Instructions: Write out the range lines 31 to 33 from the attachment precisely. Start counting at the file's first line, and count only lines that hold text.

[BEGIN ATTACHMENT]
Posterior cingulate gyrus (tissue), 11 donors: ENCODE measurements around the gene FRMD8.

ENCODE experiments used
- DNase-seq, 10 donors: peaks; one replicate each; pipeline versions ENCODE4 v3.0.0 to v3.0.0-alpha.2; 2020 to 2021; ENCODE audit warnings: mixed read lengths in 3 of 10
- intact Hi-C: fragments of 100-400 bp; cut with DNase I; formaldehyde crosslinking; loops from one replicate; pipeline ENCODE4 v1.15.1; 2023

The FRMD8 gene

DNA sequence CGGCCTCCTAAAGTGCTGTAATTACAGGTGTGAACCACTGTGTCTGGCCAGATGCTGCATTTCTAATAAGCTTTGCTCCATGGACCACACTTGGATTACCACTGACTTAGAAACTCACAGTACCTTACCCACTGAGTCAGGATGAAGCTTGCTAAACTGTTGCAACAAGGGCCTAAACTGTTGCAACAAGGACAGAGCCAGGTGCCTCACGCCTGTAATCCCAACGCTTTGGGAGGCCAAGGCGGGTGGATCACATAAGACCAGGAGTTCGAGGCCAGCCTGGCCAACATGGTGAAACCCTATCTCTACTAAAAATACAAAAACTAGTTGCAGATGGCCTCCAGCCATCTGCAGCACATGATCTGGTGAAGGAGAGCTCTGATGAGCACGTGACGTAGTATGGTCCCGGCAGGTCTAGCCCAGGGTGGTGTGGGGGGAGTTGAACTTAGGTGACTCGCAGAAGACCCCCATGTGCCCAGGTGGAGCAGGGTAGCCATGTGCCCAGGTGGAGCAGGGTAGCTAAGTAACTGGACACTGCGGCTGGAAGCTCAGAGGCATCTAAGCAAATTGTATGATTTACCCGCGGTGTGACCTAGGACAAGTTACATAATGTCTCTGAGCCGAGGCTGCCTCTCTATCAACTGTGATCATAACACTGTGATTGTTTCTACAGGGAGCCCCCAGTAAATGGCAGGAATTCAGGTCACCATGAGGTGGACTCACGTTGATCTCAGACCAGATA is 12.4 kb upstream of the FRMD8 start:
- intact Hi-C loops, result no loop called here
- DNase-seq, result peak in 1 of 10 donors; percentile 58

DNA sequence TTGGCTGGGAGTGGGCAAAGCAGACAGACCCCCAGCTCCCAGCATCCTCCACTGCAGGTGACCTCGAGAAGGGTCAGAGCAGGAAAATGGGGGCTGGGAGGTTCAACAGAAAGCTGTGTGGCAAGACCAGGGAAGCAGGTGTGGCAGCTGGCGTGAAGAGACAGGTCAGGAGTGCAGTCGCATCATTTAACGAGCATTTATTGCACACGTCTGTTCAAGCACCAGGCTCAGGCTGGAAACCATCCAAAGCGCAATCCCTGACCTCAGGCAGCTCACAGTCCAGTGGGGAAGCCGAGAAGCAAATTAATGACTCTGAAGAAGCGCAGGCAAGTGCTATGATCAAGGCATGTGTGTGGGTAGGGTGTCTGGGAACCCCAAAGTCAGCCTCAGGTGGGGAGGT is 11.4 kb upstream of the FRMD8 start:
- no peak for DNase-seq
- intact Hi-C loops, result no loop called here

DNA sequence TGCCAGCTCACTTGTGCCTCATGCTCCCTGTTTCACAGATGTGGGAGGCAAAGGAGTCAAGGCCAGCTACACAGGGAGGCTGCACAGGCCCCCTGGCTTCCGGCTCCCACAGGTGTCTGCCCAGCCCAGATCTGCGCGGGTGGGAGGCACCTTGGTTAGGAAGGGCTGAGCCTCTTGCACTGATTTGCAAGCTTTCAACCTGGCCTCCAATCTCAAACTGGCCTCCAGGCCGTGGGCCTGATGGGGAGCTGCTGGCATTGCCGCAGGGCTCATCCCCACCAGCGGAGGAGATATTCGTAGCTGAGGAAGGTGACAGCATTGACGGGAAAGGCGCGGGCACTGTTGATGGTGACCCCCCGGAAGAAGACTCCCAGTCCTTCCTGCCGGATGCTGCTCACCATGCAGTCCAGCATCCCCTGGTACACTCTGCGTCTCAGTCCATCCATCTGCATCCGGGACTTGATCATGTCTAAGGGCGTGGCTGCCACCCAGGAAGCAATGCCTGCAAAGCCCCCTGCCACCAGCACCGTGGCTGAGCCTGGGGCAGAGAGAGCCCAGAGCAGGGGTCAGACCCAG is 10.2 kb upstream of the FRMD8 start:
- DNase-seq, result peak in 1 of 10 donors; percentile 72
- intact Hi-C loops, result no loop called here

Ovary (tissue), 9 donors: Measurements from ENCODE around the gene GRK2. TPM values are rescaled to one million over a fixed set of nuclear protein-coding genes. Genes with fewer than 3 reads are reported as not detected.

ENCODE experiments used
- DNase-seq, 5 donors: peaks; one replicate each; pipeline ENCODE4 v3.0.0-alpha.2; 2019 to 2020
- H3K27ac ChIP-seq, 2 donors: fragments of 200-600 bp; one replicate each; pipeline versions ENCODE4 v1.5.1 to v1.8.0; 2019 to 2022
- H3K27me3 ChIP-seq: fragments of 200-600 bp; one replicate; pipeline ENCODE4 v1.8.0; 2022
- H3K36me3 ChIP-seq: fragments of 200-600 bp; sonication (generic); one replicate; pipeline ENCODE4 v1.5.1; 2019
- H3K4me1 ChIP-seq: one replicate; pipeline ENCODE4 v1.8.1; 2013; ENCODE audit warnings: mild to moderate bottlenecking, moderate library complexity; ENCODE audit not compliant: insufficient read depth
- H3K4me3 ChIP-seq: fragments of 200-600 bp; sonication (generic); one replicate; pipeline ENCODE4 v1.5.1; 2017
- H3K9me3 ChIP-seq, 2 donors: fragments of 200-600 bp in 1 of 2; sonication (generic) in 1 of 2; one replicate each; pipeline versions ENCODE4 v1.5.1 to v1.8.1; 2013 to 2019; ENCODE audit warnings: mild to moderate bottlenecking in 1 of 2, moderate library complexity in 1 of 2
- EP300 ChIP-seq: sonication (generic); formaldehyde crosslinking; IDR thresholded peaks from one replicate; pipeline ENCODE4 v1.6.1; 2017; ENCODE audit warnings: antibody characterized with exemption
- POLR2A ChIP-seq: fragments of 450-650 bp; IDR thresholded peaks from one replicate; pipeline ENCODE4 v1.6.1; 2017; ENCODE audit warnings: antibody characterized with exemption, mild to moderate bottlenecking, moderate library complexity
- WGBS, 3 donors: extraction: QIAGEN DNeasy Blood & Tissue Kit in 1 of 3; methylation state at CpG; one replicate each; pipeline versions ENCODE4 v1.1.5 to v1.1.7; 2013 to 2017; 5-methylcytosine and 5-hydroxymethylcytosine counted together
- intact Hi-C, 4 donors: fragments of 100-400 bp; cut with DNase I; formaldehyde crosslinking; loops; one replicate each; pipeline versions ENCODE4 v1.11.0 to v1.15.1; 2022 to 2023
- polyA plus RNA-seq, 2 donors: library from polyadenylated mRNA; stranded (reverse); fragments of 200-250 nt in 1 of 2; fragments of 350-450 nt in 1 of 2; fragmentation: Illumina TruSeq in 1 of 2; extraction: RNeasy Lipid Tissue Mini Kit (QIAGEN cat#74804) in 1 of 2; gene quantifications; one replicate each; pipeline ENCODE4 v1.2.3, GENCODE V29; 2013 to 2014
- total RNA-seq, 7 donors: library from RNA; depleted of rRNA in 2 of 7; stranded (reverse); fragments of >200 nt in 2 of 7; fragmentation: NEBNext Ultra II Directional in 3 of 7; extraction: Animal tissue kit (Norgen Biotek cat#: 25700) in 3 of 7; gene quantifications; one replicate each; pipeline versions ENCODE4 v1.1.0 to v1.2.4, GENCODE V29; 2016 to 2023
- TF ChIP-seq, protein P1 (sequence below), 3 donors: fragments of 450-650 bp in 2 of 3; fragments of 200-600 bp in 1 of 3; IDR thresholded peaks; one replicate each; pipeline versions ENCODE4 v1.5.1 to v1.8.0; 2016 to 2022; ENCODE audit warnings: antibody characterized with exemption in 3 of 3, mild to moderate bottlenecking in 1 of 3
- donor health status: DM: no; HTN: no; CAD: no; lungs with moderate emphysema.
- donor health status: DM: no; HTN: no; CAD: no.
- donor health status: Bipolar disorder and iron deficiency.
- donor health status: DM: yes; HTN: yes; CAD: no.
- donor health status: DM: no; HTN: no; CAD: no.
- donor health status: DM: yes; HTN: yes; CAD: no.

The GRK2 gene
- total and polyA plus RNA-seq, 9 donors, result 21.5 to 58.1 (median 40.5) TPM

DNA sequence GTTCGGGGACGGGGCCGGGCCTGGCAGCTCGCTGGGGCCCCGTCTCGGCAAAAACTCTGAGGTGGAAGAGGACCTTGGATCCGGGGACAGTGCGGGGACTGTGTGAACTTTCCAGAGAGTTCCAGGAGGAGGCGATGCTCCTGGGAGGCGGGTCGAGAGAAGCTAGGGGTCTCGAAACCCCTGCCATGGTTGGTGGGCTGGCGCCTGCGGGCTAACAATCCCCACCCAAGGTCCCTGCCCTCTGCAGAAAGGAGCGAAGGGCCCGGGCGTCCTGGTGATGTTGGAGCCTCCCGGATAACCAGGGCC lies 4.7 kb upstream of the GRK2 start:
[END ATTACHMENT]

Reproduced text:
- donor health status: DM: no; HTN: no; CAD: no; lungs with moderate emphysema.
- donor health status: DM: no; HTN: no; CAD: no.
- donor health status: Bipolar disorder and iron deficiency.